Tuesday, March 29, 2016

Alberbello's Trulli

Town of Trulli
Alberobello is a town north of Lecce that is known for its unique style of houses called Trulli. These houses were featured on one of our favourite travel sites as a possible rental, and it was because of this that I suggested we visit the Puglia region of Italy. After extensive research, we are not renting a Trullo, but I still wanted to visit the town known for them.

Trulli Street
A Trullo is a circular house with a conical roof, and are made entirely of stone. The style developed as a means of beating the tax man, a popular sport in Italy I am told. The Trullo was originally a temporary shelter built by farmers or animal herders, and are actually similar in design to our Canadian igloos. The Inuit use blocks of ice, the Italians use stone. Because the original Trulli were built without mortar they could be taken apart when their occupants moved on. Of course the resourceful Italians quickly discovered that because they were considered "temporary" shelters they were exempt from taxation on houses, and of course, no building permits . . . The simple domed stone shelters grew circular rooms under them, and unique stone roofs made of sloping stone tiles were added. Next it was discovered if you built two side by side you could have multiple rooms, and there are even two story Trulli. As you drive around the area you see large Trullo estates with five or six domes, and many now have swimming pools and other modern luxuries. I am told that the swimming pools are in fact "water storage tanks" in case of fires; again to avoid taxation on luxuries.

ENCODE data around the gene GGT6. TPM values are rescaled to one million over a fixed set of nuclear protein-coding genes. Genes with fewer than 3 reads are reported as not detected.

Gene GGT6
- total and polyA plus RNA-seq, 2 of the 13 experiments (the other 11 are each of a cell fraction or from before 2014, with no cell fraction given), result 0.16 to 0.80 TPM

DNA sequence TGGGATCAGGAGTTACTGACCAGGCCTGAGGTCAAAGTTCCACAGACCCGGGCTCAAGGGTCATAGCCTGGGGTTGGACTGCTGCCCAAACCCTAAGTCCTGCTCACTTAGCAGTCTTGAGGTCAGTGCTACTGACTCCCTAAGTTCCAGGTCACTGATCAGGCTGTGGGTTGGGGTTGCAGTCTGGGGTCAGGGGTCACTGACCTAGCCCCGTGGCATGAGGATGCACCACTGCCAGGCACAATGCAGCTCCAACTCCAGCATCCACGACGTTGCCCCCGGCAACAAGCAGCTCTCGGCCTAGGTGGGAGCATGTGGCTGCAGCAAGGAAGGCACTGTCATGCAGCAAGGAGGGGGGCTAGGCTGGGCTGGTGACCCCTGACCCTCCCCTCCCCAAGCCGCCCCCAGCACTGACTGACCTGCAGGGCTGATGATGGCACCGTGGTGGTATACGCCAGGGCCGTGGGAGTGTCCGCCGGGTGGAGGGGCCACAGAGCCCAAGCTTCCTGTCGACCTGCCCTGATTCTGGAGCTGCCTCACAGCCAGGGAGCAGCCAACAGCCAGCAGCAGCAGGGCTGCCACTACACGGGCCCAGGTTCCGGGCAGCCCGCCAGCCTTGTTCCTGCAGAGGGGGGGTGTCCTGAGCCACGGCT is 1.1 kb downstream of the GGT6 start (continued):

Tourists . . . .

Unique Trullo construction
This has backfired slightly on the residents of Alberobello however. The "Town of Trulli" was named a Unesco Heritage Site, and now, not only cannot these once temporary shelters be torn down, any new construction in the town must be based on the Trullo design. There has however been a tourist boom as everyone, me included, wants to visit and see these unique buildings.

Yup, even a Trullo Church
Alberobello was included as part of our tour of the region, and it was interesting to wander through the section of town entirely composed of Trulli. Even the church is a Trullo. You can see clearly the original structures compared with the newer ones because now special stones creates nice even roofs where the original ones are much more irregular and rougher.
Inside a Trullo


I am told that the tax laws were changed so that you now do have to pay property tax on your Trullo house.

1 comment:

  1. I still want to stay in one of these Trulli. I find them fascinating! I believe I'd want a water storage tank ... never know when your stone house might catch fire ....